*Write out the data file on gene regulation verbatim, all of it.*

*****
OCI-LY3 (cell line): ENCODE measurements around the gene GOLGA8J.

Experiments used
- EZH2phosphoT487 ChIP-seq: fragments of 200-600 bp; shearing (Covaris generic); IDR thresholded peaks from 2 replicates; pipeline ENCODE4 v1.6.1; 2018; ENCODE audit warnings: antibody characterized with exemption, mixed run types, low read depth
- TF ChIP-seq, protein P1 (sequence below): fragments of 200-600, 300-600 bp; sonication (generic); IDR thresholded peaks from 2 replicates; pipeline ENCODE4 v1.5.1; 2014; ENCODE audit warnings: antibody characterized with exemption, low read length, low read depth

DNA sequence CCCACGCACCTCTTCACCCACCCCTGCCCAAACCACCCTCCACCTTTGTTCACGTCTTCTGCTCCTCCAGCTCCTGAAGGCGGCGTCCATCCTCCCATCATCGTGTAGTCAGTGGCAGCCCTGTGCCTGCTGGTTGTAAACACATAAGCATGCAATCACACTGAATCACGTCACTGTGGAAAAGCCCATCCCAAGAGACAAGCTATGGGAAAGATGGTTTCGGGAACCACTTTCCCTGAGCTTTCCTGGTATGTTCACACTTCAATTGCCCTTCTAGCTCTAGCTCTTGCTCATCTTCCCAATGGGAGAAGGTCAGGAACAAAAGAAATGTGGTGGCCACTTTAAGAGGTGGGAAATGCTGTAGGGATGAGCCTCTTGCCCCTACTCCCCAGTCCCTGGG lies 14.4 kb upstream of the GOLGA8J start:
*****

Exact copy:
OCI-LY3 (cell line): ENCODE measurements around the gene GOLGA8J.

Experiments used
- EZH2phosphoT487 ChIP-seq: fragments of 200-600 bp; shearing (Covaris generic); IDR thresholded peaks from 2 replicates; pipeline ENCODE4 v1.6.1; 2018; ENCODE audit warnings: antibody characterized with exemption, mixed run types, low read depth
- TF ChIP-seq, protein P1 (sequence below): fragments of 200-600, 300-600 bp; sonication (generic); IDR thresholded peaks from 2 replicates; pipeline ENCODE4 v1.5.1; 2014; ENCODE audit warnings: antibody characterized with exemption, low read length, low read depth

DNA sequence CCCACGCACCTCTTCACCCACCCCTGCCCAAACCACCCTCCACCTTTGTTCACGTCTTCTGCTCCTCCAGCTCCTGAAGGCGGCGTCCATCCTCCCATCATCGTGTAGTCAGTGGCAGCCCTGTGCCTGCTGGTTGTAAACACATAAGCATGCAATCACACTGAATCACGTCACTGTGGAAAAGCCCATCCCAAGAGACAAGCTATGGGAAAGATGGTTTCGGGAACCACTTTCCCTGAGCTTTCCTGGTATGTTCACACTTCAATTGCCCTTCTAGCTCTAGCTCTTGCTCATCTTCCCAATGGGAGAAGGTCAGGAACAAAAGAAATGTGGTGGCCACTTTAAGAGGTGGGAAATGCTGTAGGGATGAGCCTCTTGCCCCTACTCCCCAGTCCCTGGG lies 14.4 kb upstream of the GOLGA8J start: